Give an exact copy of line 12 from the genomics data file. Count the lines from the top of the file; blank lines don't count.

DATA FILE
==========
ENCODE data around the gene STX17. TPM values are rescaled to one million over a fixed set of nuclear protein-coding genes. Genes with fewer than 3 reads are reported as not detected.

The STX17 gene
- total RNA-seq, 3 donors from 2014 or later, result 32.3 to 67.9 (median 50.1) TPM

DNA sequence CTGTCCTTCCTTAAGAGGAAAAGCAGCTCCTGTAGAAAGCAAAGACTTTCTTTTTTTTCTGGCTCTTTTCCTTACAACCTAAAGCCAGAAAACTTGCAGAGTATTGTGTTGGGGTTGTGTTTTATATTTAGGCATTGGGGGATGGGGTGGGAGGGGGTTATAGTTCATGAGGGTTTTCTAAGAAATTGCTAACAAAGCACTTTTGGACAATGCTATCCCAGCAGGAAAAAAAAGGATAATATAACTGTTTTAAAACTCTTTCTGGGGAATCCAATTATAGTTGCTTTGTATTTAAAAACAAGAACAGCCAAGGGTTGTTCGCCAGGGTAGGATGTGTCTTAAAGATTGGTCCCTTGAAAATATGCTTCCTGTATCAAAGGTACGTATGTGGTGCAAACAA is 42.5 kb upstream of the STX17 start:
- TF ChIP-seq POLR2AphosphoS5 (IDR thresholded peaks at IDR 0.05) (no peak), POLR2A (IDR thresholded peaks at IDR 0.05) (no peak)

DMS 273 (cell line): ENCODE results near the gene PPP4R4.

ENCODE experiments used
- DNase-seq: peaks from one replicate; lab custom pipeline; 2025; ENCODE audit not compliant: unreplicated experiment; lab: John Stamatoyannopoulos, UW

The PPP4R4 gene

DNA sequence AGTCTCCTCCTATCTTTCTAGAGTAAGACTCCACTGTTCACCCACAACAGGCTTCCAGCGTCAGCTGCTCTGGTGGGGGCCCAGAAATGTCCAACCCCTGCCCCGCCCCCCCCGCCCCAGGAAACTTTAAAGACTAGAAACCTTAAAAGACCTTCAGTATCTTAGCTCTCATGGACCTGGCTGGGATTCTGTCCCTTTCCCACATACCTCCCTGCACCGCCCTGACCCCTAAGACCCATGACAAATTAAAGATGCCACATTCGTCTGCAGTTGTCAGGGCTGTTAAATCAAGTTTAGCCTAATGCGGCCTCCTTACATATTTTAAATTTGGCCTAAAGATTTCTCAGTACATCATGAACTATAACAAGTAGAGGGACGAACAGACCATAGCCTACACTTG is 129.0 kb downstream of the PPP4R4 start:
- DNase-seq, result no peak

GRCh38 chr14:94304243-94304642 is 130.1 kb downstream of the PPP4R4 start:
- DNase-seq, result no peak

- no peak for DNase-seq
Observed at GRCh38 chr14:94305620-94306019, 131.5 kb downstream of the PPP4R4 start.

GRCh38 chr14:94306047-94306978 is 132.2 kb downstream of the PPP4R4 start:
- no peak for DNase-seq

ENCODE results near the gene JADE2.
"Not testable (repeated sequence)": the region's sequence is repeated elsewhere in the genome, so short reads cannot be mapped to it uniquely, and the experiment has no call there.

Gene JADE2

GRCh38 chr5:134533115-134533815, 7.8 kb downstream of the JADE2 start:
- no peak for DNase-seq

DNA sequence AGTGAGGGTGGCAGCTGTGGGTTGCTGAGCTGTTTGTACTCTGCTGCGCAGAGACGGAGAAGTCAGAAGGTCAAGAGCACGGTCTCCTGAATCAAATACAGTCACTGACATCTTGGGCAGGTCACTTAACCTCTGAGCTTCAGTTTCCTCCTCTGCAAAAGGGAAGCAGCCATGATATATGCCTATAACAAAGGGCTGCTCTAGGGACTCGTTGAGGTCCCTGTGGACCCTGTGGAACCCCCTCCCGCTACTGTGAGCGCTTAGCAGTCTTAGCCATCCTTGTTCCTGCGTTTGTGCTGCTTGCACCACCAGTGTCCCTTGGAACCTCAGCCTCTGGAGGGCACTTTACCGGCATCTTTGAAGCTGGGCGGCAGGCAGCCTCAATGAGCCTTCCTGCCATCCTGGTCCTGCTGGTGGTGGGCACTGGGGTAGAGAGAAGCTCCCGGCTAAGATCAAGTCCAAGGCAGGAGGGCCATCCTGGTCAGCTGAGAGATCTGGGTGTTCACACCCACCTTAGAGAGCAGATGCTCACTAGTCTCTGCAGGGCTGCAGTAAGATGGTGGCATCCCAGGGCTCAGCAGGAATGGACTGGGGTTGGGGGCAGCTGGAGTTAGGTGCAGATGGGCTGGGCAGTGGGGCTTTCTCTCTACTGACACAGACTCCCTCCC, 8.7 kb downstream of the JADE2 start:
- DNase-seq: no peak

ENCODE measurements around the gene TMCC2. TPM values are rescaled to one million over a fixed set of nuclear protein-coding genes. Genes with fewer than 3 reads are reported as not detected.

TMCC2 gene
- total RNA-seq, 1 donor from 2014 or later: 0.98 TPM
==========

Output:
GRCh38 chr14:94304243-94304642 is 130.1 kb downstream of the PPP4R4 start: